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Google changing how Chrome handles cookies to improve privacy, security
- Google has revealed that it’s changing how Chrome handles cookies.
- The company is tweaking how cookies work while also offering more transparency.
- Google says it’s also implementing measures to combat browser fingerprinting.
Cookies are an integral part of the web today, allowing websites to save your login information, preferences and more. But they’re also used to track users for the purposes of targeted advertising. Now, Google has announced that it’s tweaking how the Chrome browser handles cookies to tackle privacy.
In a post on the Chromium blog, Google revealed it will offer more transparency around cookies, as well as easier controls for cookies that track you across websites.
“We are making a number of upcoming changes to Chrome to enable these features, starting with modifying how cookies work so that developers need to explicitly specify which cookies are allowed to work across websites — and could be used to track users,” read an excerpt of the post.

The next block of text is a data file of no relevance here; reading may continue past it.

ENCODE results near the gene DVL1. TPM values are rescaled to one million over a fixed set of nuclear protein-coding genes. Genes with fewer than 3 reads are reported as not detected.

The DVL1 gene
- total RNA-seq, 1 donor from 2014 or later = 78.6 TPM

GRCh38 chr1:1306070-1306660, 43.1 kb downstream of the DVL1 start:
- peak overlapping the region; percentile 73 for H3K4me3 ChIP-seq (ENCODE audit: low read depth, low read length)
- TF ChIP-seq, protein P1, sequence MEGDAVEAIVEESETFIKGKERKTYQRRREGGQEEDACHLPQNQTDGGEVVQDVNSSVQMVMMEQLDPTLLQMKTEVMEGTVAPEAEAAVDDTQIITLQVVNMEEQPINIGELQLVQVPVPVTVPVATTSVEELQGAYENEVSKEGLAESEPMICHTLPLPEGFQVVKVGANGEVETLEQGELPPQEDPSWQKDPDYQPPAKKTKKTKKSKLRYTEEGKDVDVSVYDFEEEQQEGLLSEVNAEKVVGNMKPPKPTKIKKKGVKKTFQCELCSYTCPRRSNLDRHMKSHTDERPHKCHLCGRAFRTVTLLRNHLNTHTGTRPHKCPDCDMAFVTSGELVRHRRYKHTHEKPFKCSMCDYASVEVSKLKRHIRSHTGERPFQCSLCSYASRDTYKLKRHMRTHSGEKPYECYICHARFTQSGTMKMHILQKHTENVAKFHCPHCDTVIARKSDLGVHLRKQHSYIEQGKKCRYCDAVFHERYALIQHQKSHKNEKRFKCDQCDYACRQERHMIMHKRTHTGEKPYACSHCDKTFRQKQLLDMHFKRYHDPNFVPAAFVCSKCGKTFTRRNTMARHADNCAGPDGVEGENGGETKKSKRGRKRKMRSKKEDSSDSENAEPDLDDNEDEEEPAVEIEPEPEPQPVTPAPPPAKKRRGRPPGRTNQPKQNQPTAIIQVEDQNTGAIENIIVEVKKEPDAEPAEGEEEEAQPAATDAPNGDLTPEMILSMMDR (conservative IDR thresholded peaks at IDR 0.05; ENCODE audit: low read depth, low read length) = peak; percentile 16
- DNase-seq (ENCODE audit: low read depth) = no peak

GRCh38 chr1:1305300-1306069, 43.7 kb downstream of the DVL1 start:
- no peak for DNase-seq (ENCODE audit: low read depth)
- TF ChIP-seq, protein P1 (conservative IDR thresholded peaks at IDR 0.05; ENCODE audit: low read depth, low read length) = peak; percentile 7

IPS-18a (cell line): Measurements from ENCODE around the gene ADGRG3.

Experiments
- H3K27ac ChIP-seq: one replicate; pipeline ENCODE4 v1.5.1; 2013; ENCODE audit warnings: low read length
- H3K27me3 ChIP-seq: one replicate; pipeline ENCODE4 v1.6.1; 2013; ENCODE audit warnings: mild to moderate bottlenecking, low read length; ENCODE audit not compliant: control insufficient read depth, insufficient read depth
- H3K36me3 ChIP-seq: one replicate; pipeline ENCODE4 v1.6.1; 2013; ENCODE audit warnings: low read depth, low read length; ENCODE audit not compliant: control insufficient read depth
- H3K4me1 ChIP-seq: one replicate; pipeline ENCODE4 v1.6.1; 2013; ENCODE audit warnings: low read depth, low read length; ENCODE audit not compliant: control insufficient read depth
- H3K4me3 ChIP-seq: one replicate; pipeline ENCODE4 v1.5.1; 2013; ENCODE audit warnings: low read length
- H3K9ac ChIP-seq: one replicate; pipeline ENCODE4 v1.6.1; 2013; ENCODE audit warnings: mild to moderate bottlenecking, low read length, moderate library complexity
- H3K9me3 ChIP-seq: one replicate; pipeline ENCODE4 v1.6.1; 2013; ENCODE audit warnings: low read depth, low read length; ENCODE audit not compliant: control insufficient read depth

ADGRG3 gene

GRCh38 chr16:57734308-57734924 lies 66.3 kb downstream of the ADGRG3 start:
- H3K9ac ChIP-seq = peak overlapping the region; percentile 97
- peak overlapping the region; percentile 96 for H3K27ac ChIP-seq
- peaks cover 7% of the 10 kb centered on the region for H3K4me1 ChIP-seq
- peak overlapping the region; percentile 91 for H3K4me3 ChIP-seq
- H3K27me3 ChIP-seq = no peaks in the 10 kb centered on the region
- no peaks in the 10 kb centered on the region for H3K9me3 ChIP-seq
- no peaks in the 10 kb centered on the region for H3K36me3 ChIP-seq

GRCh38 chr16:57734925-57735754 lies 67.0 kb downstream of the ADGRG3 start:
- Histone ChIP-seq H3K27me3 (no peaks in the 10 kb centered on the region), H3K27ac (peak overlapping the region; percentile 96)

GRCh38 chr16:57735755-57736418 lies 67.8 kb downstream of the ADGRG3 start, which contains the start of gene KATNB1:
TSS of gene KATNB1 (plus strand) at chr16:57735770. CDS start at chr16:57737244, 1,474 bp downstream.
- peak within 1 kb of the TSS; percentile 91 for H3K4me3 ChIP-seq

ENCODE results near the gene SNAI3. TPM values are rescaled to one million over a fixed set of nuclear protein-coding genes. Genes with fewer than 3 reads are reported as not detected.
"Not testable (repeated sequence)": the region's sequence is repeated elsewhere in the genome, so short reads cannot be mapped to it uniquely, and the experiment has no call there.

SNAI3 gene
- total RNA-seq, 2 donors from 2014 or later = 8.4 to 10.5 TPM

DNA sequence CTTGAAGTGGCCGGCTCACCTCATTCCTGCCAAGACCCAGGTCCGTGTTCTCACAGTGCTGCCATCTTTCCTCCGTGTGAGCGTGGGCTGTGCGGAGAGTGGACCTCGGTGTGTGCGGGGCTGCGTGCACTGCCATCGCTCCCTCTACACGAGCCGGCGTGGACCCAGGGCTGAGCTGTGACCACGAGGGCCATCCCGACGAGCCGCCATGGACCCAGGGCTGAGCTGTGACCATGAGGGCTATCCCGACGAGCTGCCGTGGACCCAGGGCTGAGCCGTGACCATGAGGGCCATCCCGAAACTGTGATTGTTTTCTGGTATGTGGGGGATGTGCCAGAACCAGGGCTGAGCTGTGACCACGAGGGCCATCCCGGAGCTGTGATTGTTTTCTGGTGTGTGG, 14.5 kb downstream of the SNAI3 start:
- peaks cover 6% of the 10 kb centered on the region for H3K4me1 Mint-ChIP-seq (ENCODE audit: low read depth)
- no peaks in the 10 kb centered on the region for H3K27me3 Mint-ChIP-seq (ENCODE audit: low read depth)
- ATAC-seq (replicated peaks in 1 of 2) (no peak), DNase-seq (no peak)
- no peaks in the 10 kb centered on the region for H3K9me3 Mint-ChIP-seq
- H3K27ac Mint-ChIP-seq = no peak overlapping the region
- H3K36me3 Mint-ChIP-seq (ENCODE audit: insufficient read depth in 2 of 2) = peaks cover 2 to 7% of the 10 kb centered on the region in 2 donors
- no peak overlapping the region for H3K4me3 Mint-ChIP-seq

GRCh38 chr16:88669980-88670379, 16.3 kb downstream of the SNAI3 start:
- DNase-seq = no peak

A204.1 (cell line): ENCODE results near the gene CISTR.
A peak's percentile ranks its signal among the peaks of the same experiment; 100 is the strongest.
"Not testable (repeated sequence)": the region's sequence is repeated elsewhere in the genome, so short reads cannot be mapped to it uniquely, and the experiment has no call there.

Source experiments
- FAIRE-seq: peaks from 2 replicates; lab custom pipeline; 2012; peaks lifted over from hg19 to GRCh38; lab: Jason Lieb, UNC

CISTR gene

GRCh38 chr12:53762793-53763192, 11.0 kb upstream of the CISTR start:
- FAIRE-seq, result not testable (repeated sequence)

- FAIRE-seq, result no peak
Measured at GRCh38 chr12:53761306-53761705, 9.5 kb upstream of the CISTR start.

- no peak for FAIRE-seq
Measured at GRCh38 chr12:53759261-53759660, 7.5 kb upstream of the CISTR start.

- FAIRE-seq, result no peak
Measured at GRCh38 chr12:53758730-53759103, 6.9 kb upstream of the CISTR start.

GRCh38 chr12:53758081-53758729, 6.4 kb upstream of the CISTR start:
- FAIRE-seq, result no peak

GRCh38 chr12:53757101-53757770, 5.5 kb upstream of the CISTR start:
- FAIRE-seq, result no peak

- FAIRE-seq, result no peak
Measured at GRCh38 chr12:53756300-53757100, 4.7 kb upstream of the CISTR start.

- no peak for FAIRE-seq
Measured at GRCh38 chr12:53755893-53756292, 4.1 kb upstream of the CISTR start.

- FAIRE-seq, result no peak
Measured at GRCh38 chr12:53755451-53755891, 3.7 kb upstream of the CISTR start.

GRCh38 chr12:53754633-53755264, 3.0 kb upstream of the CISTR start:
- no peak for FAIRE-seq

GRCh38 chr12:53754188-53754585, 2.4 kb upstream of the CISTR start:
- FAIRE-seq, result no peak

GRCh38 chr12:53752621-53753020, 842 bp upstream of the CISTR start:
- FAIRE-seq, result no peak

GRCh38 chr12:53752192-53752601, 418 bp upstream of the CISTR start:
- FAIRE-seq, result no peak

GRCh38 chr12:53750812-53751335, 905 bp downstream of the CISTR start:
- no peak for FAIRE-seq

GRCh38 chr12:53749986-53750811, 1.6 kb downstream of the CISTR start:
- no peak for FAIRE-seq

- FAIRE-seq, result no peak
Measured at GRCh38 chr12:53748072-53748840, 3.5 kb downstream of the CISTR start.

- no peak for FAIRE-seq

Google says it’ll require developers to use this mechanism in the coming months. It adds that the mechanism will allow users to clear cookies without affecting single-domain cookies (i.e. cookies related to login information, settings etc).
“This change also has a significant security benefit for users, protecting cookies from cross-site injection and data disclosure attacks like Spectre and CSRF by default. We also announced our plan to eventually limit cross-site cookies to HTTPS connections, providing additional important privacy protections for our users,” the company adds.
Google tackles fingerprinting too
Google says its Chrome tweaks go beyond cookies though, as it will “aggressively restrict” the practice of fingerprinting. This practice sees companies identifying unique browsers and devices without the aid of cookies, using data such as browser plugins, the user agent, and hardware details.
“One way in which we’ll be doing this is reducing the ways in which browsers can be passively fingerprinted, so that we can detect and intervene against active fingerprinting efforts as they happen,” the search colossus notes.
We’ve contacted Google to find out how these changes will affect its own cookies, and will update the article when/if we receive a response. Do you think these tweaks are enough to take your privacy back from tech companies? Give us your thoughts in the comments.